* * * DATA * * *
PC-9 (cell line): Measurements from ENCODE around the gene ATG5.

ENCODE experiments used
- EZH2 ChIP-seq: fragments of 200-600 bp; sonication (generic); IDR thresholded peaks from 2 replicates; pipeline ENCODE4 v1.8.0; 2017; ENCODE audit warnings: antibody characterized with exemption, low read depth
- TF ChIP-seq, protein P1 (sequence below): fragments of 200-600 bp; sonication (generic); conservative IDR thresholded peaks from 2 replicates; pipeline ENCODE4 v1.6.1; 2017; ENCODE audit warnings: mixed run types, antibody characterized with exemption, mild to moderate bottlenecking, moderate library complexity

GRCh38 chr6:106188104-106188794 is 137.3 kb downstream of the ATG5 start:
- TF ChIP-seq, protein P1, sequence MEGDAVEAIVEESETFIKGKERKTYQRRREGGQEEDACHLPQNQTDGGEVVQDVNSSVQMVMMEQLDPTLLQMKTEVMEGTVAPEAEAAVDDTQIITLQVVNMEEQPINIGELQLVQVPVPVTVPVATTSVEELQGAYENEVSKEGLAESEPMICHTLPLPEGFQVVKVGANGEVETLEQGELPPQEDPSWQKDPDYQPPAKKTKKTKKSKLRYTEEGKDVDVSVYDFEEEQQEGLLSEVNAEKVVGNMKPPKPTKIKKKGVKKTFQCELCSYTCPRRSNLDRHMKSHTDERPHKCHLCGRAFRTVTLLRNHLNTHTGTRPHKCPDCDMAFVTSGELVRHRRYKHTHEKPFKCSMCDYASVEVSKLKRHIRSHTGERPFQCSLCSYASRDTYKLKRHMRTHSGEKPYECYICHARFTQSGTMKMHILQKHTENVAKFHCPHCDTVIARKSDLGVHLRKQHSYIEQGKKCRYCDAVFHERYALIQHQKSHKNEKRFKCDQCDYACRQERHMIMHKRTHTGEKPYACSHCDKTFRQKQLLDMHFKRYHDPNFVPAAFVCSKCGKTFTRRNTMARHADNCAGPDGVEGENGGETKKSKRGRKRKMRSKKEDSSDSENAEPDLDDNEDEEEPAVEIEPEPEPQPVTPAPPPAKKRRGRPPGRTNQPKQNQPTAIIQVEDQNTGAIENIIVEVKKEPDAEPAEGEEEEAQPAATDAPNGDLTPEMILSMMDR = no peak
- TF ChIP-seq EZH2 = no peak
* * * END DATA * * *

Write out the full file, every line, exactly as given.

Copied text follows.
PC-9 (cell line): Measurements from ENCODE around the gene ATG5.

ENCODE experiments used
- EZH2 ChIP-seq: fragments of 200-600 bp; sonication (generic); IDR thresholded peaks from 2 replicates; pipeline ENCODE4 v1.8.0; 2017; ENCODE audit warnings: antibody characterized with exemption, low read depth
- TF ChIP-seq, protein P1 (sequence below): fragments of 200-600 bp; sonication (generic); conservative IDR thresholded peaks from 2 replicates; pipeline ENCODE4 v1.6.1; 2017; ENCODE audit warnings: mixed run types, antibody characterized with exemption, mild to moderate bottlenecking, moderate library complexity

GRCh38 chr6:106188104-106188794 is 137.3 kb downstream of the ATG5 start:
- TF ChIP-seq, protein P1, sequence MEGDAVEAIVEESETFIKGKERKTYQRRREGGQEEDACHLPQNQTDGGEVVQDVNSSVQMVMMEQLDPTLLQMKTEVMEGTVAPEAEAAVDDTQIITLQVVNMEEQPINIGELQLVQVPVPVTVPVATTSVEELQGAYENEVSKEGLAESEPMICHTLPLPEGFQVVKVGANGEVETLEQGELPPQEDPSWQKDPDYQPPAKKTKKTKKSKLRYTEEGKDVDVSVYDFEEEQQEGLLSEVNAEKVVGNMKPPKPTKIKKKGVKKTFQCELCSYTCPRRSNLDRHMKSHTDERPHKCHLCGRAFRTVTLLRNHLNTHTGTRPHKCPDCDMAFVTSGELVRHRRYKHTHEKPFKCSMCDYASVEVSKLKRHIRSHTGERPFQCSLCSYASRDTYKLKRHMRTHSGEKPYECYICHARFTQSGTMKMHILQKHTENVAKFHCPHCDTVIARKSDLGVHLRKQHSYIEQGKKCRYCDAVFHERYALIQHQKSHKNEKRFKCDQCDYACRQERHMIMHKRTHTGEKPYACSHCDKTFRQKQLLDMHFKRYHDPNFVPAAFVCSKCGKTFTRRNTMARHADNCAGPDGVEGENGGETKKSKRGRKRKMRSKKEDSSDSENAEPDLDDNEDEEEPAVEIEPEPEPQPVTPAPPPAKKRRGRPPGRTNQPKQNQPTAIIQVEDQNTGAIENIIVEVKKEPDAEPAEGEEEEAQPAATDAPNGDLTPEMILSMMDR = no peak
- TF ChIP-seq EZH2 = no peak